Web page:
2-module & spacecraft erected at edge of Agbogbloshie scrapyard in 3 to 3-1/2 hour period, with a crew of six people.
Made in Agbogbloshie
Agbogbloshie is a challenging site. As a space, Agbogbloshie is sensory overload: soil and water darkened from pollution exude noxious vapours under the heat of the sun; toxic fumes emanate from burning sites; the clamour of slamming hammers and banging chisels fills the air… But that is only part of the Agbogbloshie story.
A closer look at the ecosystem of the giant self-organized open-air factory shows that Agbogbloshie is about more than destruction alone. A parallel set of activities support the livelihood of onsite workers: food and entertainment spaces — Agbogbloshie has both a cinema and foosball tables! Numerous mosques dot the landscape (we found a total of 14 mosques in the area surveyed) serving five times a day the faithful that are working nearby. Since believers must take ablution before praying, water circulates in plastic tea pots from water tanks, the few municipal water supplies and public toilets/showers that are sprinkled around the site. Workers also engage in making: making tools (such as chisels) to disassemble e-waste or other items into scrap that has a resalable value, making machines (such as a furnace blowing system using a bicycle wheel) to make these tools, and making items (aluminum pots and coal pots using metals harvested from refrigerators) to sell outside the boundaries of the site.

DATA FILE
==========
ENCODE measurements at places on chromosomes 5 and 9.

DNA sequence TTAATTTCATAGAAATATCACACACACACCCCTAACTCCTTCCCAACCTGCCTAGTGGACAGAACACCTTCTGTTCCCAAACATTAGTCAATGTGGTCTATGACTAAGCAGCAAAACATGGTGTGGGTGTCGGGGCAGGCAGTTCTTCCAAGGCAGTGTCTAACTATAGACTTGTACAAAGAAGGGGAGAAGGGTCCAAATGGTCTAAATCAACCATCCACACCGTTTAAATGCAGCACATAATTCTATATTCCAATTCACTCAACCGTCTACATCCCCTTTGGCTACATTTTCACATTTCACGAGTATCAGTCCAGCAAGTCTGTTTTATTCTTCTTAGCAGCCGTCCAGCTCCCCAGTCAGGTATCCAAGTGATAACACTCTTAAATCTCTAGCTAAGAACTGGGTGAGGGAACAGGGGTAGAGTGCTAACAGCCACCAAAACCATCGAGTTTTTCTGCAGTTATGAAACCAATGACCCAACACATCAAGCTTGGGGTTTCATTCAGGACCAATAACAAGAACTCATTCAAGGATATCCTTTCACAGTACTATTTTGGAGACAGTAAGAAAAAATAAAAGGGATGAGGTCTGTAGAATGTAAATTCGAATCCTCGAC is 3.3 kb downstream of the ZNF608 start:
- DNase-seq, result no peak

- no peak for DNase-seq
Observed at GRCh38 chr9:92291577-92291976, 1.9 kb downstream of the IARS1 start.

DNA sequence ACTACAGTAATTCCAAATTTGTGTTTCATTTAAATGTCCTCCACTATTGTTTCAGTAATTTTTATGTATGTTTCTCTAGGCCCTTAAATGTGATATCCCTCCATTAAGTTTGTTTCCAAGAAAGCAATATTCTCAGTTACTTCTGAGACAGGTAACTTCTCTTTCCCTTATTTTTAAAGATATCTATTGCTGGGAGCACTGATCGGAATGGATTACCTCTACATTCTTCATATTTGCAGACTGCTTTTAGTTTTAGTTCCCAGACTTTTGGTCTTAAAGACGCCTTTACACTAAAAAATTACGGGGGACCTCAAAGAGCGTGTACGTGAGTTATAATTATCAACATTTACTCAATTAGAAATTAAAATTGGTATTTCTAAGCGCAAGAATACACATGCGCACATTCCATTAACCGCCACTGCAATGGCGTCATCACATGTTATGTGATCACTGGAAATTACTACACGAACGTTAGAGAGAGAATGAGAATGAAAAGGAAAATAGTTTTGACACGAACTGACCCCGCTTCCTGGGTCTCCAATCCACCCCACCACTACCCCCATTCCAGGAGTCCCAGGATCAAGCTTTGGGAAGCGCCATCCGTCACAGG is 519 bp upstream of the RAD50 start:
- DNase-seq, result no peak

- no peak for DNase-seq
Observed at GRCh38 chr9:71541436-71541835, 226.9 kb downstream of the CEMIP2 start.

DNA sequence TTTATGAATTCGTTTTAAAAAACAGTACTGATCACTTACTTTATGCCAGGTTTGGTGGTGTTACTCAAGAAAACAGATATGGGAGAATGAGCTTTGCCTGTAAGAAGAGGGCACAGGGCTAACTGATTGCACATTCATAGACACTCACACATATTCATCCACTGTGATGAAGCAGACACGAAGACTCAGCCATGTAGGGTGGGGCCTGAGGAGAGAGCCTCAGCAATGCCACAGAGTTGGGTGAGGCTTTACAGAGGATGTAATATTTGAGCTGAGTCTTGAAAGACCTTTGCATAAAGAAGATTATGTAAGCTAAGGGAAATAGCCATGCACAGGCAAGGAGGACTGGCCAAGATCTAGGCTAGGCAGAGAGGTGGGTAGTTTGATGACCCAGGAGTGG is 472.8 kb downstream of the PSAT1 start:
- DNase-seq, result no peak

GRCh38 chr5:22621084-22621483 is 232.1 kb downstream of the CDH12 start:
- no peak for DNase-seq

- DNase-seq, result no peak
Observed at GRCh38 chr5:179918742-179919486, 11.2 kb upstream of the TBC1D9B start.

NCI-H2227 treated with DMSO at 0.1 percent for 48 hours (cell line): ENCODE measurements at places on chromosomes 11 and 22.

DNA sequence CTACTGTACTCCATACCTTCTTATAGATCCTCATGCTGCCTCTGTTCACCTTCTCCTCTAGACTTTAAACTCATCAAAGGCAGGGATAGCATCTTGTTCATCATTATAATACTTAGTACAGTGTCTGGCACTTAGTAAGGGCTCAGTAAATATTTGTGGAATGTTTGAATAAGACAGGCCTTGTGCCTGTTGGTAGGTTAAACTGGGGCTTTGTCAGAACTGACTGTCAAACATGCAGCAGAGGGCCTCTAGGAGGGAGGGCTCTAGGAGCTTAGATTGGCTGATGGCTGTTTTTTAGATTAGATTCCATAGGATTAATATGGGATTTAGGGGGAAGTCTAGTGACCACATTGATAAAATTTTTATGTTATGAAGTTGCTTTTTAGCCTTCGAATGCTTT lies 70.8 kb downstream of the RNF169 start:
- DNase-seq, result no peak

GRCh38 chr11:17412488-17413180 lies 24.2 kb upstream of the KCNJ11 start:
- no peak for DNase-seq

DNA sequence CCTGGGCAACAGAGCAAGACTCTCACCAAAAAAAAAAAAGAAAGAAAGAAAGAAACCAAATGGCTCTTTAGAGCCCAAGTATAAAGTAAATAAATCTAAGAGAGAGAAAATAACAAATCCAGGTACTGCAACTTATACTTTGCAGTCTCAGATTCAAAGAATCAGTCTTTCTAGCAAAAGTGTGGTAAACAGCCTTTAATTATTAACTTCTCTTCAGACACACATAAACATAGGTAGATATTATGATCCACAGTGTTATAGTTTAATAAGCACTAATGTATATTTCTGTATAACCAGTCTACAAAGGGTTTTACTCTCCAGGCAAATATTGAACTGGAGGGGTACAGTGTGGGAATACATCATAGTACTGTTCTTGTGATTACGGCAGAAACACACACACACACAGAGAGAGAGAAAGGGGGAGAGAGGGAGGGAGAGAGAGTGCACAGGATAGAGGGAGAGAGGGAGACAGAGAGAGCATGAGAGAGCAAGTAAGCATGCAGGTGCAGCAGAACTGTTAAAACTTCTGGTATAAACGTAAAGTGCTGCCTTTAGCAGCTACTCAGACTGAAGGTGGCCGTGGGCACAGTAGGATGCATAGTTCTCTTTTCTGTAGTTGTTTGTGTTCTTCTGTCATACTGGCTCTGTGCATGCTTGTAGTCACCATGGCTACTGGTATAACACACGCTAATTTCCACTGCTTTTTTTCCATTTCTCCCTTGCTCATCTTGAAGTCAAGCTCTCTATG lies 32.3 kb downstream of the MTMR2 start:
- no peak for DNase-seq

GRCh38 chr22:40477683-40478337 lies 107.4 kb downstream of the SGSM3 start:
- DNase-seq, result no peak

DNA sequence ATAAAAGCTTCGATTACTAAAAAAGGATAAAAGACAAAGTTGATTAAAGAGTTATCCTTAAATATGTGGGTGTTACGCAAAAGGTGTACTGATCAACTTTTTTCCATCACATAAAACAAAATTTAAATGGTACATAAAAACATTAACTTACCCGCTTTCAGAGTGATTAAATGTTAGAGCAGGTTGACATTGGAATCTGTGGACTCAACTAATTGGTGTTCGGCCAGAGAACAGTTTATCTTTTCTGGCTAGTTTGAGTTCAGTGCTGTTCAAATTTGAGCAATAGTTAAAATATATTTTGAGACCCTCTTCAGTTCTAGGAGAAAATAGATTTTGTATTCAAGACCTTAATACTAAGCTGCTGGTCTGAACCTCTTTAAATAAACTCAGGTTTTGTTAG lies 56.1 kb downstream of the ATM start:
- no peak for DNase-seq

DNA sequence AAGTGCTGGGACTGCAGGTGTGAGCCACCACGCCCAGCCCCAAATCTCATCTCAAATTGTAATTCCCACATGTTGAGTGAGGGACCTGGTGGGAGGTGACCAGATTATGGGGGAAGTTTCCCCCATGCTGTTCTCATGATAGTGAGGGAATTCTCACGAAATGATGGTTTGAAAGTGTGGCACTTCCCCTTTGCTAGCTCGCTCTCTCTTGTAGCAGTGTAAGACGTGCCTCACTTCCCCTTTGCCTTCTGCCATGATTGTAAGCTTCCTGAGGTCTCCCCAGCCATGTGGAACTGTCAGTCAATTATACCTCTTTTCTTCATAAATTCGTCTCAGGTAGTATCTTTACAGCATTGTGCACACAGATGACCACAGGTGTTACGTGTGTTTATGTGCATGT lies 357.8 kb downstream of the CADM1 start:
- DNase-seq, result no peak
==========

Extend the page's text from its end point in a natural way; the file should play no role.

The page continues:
We love the hand-crafted bicycle tyre-powered blowers used to ventilate locally-fabricated furnaces for cottage industry smelters (seen in various places). They are a powerful example of the on-going knowledge transfer within Agbogbloshie and testament to the intertwined nature of making and technology development. Exactly what AMP seeks to further leverage in Agbogbloshie.
Here is the link to our Flickr album Made in Agbogbloshie. While (e-)waste processing is crude and hasty to maximize profit (informal e-waste workers earn a higher than average income compared to informal workers overall), we certainly see all the parts necessary to make the machine, the self-organized open-air factory, run smoothly. Making is just part of it.